CfP: The Social Reproduction of Agrarian Change: Feminist Political Economy & Rural Transformations in the Global South

Call for papers, deadline 30 September 2021

Call for Papers

For a Special Issue of the Journal of Agrarian Change

Edited by Elena Baglioni, Hannah Bargawi, Alessandra Mezzadri, Lyn Ossome and Sara Stevano

The Covid-19 pandemic and its socio-economic consequences have exposed the centrality of social reproduction for the functioning of global capitalism (Mezzadri 2020Stevano et al, 2021). A set of new and thought-provoking theorisations and scholarly interventions have highlighted the ways in which neoliberalism has restructured the institutions and architecture of care, leading to a crisis of reproduction (Fraser, 2017Bakker and Gill, 2019), and how social oppression is co-constitutive of, rather than epiphenomenal to, the process of class formation (Federici, 2004Bannerji, 2005Bhattacharya, 2017). Notwithstanding their differences in approach and objectives (Winders and Smith, 2019), these theorisations have re-energised earlier feminist debates on the role of the household and the features of gendered and racial oppression under capitalism (e.g. Davis, 1981Mies, 1982). They are reframing and extending debates on exploitation and value (Mezzadri, 2019Ferguson, 2019Cammack, 2020), on processes of racialization (Bhattacharyya, 2018Glenn, 2010)and on the linkages between social oppression and ecological appropriation (e.g. Moore, 2015), also in a context where social movements against patriarchy, colonialism, racism and environmental destruction have become widespread (e.g. Gago, 2018).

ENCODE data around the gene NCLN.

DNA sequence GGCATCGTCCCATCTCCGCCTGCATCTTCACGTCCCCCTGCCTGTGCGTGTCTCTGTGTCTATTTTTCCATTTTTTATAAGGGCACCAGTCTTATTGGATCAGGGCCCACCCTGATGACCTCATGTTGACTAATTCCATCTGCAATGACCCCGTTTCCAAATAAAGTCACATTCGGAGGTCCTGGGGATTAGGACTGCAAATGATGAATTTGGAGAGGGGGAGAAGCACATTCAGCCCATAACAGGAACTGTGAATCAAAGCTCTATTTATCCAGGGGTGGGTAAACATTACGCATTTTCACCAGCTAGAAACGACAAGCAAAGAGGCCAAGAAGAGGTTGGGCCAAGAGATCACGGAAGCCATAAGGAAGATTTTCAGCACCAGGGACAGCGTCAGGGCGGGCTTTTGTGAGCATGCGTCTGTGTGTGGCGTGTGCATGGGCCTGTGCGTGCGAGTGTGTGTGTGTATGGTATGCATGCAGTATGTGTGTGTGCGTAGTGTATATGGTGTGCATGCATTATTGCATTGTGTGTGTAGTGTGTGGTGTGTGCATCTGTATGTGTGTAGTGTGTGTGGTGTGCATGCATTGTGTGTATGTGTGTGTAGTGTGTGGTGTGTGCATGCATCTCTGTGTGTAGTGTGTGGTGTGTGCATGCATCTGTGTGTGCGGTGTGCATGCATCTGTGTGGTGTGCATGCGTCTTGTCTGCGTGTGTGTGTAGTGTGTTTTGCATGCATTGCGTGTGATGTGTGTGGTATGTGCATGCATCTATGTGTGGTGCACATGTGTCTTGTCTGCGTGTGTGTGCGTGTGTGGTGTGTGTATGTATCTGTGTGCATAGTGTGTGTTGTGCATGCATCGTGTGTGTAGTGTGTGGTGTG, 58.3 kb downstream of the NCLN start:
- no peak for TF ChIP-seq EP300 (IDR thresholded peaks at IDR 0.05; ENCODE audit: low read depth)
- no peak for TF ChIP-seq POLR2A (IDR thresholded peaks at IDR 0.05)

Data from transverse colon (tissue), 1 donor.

If the lens of social reproduction provides new exciting avenues to reclaim a more inclusive history of capitalism, it also offers an opportunity to review key debates in agrarian change and political economy of development. In particular, whilst a growing set of studies have started grappling with ‘decolonising’ and decentring social reproduction approaches by focusing on the Global South, informal work, or agrarian systems (e.g. Naidu and Ossome, 2016Mezzadri, 20172020Fernandez, 2018Cousins et al., 2018Stevano, 2019; Hornby and Cousins, 2019Baglioni, 2021), and others have highlighted the embeddedness of agrarian labour regimes in ‘reproduction zones’ (e.g. Pattenden, 2018), more work is needed to systematically place these approaches in conversation with studies analysing the development of capitalism within agrarian settings of the Global South.